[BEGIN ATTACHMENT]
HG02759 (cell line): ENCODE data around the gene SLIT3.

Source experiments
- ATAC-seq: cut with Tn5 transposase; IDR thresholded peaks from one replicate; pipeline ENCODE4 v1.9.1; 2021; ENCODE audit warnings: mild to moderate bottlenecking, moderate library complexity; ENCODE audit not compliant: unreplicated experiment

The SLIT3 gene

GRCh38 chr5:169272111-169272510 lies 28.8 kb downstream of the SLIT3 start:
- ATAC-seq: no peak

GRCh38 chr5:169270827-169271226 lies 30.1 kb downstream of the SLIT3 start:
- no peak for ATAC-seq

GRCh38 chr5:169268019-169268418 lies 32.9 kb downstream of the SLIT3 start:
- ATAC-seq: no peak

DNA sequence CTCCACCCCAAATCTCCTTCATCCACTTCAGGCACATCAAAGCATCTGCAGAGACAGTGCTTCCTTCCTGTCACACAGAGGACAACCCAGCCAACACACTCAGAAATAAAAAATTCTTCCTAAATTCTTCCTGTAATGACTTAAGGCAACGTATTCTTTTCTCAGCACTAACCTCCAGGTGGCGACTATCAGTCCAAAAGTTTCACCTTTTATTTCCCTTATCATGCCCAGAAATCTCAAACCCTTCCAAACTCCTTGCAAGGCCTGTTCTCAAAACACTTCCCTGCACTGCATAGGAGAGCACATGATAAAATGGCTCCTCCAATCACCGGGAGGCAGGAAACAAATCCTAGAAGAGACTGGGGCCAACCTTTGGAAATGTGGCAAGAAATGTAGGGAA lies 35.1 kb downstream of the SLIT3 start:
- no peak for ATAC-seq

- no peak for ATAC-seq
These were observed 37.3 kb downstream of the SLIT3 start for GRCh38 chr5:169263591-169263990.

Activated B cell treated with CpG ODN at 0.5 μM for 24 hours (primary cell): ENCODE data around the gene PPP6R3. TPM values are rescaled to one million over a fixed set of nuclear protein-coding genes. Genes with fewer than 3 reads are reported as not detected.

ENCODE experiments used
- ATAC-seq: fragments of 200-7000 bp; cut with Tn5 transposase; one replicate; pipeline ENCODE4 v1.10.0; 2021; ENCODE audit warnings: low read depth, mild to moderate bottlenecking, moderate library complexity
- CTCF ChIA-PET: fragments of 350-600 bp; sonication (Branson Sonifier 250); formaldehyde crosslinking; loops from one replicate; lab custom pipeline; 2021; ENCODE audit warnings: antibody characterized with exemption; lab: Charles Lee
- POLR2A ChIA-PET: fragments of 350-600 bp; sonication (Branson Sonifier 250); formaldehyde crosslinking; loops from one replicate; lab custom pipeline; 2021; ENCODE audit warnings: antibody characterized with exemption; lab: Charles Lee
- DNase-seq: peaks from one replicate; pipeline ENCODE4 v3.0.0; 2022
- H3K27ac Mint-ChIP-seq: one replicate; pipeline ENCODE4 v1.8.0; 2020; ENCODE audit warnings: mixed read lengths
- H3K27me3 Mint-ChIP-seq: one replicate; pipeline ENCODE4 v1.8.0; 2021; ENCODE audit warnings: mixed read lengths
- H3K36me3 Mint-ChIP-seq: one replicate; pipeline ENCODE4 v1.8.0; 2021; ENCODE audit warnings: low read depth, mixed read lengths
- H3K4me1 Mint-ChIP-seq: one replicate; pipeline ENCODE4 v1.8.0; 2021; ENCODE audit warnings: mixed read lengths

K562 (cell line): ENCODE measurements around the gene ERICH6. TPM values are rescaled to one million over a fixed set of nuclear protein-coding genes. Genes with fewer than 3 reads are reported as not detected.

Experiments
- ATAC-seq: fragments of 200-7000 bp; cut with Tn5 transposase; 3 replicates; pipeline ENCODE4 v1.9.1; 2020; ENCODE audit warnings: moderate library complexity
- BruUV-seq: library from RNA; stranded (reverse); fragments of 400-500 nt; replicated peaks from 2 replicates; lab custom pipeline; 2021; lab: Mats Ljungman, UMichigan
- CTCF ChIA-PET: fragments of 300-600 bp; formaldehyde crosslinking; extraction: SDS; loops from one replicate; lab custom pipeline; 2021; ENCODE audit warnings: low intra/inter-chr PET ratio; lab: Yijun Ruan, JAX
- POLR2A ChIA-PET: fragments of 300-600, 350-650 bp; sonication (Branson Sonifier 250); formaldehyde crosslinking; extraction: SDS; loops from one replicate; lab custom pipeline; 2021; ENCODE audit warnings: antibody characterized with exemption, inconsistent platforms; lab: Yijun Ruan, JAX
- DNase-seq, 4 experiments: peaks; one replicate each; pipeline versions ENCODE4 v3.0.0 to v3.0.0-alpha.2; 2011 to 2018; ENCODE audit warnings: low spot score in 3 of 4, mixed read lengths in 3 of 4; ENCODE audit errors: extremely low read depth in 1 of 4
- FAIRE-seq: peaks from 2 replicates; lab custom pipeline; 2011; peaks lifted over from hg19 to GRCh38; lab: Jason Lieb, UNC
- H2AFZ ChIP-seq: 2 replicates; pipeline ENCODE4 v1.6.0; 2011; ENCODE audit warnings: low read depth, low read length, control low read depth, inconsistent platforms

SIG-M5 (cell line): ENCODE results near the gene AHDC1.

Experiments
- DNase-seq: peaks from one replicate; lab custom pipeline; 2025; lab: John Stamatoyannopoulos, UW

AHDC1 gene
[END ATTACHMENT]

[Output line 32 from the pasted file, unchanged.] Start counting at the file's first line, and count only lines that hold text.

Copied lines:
- FAIRE-seq: peaks from 2 replicates; lab custom pipeline; 2011; peaks lifted over from hg19 to GRCh38; lab: Jason Lieb, UNC